Getting off the fence

I have known this would be coming for a long time.

I’m the web server admin for a relatively large state university system.  Not for the campus websites (thank God), but for the system-wide administrative and policy pages.

I’m also responsible for how our staff publishes their web content.

In the decade or so that I’ve been here, that content has gotten increasingly disorganized and unmanageable, and our websites have become gradually less useful as a result.

So I’ve known for several years that one day I would need to deal with the whole “Content Management System” thing.

I’ve known for at least a couple years that my best bet was to find an open-source, PHP-based CMS.  (I’ll get in to that some other time.)

And I’ve known for about a year that the decision really came down to MODx vs. Drupal.  (Again, much more on this topic in the future.)

Truth be told, I pretty much knew all along that I’d inevitably choose MODx.  (Later, I’ll explain it all later, ok?)

But there were the Drupal people.  In my office.

(They’re everywhere, aren’t they, those Drupal people?)

They persistently made their case.

I listened and tried to keep an open mind.

They believed in their product, and in the personal investment they had made in it. They wanted me to just give it a chance.

I dragged my feet and refused to commit.

This went on for months.  During this time, I should have been doing an exhaustive comparative analysis.  I should have been doing requirements gathering.  I should have immersed myself in books,  installed both packages on test servers and  flogged them senseless.  I should have done the hard work of gathering the hard data to either support or refute my initial instinct to go with MODx over Drupal.

But I didn’t.

And then push came to shove, and there was NO MORE TIME.  There were timeframes and deadlines, and I had to pull the trigger on a CMS RIGHT NOW.

So I did what I knew I was likely to do all along – I chose MODx.

Needless to say, the Drupal People were Very Concerned.

They voiced their concerns.

I lamented all of the Formal Documented Objective Comparative Analysis that I hadn’t done. I needed some data, some justification for how I had arrived at this Big Decision. What if the MODx project was a spectacular failure?  How would my decision look then, especially in light of the Concerns of the Drupal People?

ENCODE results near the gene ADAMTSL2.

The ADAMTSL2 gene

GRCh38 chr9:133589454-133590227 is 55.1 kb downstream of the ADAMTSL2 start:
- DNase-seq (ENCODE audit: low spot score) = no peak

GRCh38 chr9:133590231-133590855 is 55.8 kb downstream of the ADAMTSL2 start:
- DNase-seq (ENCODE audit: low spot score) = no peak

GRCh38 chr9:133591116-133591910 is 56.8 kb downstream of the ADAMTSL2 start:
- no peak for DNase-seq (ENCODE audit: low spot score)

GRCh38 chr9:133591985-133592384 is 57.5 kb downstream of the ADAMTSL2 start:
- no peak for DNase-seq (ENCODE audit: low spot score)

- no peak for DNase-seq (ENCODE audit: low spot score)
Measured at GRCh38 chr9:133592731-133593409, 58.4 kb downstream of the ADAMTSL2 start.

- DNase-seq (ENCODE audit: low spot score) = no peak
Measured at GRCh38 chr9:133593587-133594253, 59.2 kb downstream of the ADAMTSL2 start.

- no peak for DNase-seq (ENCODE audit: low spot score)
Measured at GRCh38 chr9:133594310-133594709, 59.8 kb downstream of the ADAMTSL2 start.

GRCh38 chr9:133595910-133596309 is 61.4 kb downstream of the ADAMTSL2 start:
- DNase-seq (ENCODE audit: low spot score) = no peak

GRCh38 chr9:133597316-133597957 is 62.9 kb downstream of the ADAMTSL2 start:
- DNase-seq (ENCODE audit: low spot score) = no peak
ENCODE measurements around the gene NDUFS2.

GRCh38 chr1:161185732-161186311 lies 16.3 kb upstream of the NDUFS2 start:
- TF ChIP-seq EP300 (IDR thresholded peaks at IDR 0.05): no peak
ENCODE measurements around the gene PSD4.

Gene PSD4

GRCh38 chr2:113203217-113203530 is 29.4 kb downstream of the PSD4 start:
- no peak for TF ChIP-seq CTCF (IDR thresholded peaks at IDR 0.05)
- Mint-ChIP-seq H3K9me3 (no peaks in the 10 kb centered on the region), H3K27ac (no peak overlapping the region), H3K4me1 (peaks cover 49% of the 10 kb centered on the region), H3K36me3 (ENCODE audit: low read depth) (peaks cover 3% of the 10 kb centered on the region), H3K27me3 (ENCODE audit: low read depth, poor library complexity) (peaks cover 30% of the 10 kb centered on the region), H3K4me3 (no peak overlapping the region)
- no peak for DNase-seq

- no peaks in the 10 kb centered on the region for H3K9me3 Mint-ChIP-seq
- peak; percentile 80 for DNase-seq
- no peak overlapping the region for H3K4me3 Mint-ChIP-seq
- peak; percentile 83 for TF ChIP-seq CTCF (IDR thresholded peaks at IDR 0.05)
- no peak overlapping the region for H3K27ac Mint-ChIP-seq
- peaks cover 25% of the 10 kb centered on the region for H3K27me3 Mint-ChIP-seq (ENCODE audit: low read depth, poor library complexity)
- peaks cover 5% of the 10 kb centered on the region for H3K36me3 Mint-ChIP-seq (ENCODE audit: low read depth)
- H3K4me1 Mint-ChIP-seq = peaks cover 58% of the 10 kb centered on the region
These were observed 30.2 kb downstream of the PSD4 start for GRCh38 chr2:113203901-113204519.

(Actually, no one but myself was requiring much in the way of a justification of the decision.  But I am my biggest critic, after all, so I needed to make sure that my concerns about my decision were sufficiently addressed by me and for me. Me, me, me. I made the right decision… didn’t I?)

As I thought about it, I realized that my reasons for choosing MODx over Drupal, be they right or wrong reasons, were a pretty intriguing topic.  I was seeing lots of archetypal patterns packed in there. Elegance vs. robustness.  Simplicity vs. utility.  Popularity and familiarity vs. obscurity and non-conformity.

David vs. Goliath.

Good vs. Evil.

(just kidding.)

(sort of.)

(No, really, I’m just kidding.)

Anyway, the point being that even though I had already MADE the decision, and was firmly in the MODx camp (and just-as-firmly NOT in the Drupal camp), I still found myself looking back at that fork in the road and thinking about the why of it all.  It seemed like a really, really important thing to think about, to understand.  Not just for *me*, but for those who might come along after me.

Therein lies the blog.

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6 responses to this post.

  1. That was really entertaining =)

    And yes, those Drupal people ARE everywhere.

    Good luck with the project. The most important thing in the end is having a tool you’re comfortable with. No doubt Drupal could have been the one, but I’m sure MODx is great, too.

    -Robert

    Reply

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